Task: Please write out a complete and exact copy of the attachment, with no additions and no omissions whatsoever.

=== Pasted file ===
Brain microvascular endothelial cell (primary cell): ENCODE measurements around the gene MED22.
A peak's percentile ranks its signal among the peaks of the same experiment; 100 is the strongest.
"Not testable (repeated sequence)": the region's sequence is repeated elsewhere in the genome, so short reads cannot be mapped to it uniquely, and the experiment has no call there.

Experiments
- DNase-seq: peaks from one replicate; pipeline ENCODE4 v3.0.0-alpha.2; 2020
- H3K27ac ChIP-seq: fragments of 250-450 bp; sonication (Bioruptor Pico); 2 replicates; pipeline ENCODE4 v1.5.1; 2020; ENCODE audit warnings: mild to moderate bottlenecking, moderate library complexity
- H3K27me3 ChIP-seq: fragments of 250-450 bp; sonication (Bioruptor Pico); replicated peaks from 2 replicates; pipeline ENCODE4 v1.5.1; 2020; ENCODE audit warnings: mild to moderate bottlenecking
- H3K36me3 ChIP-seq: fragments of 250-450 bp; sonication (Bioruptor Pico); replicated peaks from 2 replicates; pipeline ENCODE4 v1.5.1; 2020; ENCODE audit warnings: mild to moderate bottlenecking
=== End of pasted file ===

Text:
Brain microvascular endothelial cell (primary cell): ENCODE measurements around the gene MED22.
A peak's percentile ranks its signal among the peaks of the same experiment; 100 is the strongest.
"Not testable (repeated sequence)": the region's sequence is repeated elsewhere in the genome, so short reads cannot be mapped to it uniquely, and the experiment has no call there.

Experiments
- DNase-seq: peaks from one replicate; pipeline ENCODE4 v3.0.0-alpha.2; 2020
- H3K27ac ChIP-seq: fragments of 250-450 bp; sonication (Bioruptor Pico); 2 replicates; pipeline ENCODE4 v1.5.1; 2020; ENCODE audit warnings: mild to moderate bottlenecking, moderate library complexity
- H3K27me3 ChIP-seq: fragments of 250-450 bp; sonication (Bioruptor Pico); replicated peaks from 2 replicates; pipeline ENCODE4 v1.5.1; 2020; ENCODE audit warnings: mild to moderate bottlenecking
- H3K36me3 ChIP-seq: fragments of 250-450 bp; sonication (Bioruptor Pico); replicated peaks from 2 replicates; pipeline ENCODE4 v1.5.1; 2020; ENCODE audit warnings: mild to moderate bottlenecking